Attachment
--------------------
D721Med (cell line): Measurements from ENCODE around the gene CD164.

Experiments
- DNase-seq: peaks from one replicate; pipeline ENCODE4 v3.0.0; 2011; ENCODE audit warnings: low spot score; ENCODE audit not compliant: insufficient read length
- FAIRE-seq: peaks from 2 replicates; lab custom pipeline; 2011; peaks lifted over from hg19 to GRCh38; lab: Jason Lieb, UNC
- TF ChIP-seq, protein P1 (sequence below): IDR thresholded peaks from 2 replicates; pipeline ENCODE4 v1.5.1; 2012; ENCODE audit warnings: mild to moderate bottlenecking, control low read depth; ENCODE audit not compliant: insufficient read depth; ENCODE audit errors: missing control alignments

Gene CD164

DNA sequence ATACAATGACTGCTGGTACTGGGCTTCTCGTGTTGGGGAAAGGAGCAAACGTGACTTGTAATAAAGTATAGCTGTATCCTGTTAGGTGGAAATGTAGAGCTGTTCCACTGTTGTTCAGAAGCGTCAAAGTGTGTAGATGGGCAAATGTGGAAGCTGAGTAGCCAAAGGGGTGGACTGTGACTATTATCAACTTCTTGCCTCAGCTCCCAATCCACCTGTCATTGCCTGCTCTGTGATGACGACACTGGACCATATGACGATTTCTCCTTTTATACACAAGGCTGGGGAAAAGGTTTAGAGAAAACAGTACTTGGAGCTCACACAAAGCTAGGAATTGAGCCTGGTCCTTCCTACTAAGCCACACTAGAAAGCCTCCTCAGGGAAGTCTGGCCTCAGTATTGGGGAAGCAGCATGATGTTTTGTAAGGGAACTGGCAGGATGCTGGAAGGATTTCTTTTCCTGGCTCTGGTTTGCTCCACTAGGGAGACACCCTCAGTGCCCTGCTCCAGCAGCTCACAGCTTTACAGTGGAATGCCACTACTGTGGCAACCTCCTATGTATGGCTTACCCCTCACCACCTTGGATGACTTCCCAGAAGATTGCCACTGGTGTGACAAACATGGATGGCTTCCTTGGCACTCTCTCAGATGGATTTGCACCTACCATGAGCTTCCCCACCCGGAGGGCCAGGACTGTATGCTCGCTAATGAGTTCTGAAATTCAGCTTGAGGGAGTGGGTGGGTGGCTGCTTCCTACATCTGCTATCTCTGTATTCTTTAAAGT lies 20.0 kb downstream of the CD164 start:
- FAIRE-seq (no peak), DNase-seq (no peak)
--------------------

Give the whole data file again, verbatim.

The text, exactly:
D721Med (cell line): Measurements from ENCODE around the gene CD164.

Experiments
- DNase-seq: peaks from one replicate; pipeline ENCODE4 v3.0.0; 2011; ENCODE audit warnings: low spot score; ENCODE audit not compliant: insufficient read length
- FAIRE-seq: peaks from 2 replicates; lab custom pipeline; 2011; peaks lifted over from hg19 to GRCh38; lab: Jason Lieb, UNC
- TF ChIP-seq, protein P1 (sequence below): IDR thresholded peaks from 2 replicates; pipeline ENCODE4 v1.5.1; 2012; ENCODE audit warnings: mild to moderate bottlenecking, control low read depth; ENCODE audit not compliant: insufficient read depth; ENCODE audit errors: missing control alignments

Gene CD164

DNA sequence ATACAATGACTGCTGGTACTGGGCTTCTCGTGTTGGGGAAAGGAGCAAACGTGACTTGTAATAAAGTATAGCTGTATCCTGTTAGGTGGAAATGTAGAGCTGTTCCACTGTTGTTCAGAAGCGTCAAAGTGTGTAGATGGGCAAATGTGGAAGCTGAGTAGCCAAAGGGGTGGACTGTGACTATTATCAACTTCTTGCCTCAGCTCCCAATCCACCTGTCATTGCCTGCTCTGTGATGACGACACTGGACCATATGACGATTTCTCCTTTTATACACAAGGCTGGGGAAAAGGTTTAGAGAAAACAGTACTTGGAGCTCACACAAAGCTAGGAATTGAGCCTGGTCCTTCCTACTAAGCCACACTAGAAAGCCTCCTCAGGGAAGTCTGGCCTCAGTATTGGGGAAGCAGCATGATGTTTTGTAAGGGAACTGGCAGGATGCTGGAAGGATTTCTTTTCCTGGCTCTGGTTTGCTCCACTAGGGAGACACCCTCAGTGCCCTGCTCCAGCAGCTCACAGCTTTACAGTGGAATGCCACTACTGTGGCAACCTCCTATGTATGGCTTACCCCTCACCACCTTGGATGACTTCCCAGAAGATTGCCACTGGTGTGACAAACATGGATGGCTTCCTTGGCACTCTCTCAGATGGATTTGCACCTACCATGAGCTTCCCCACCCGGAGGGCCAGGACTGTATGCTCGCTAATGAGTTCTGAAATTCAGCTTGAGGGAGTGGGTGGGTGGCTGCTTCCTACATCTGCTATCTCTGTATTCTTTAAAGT lies 20.0 kb downstream of the CD164 start:
- FAIRE-seq (no peak), DNase-seq (no peak)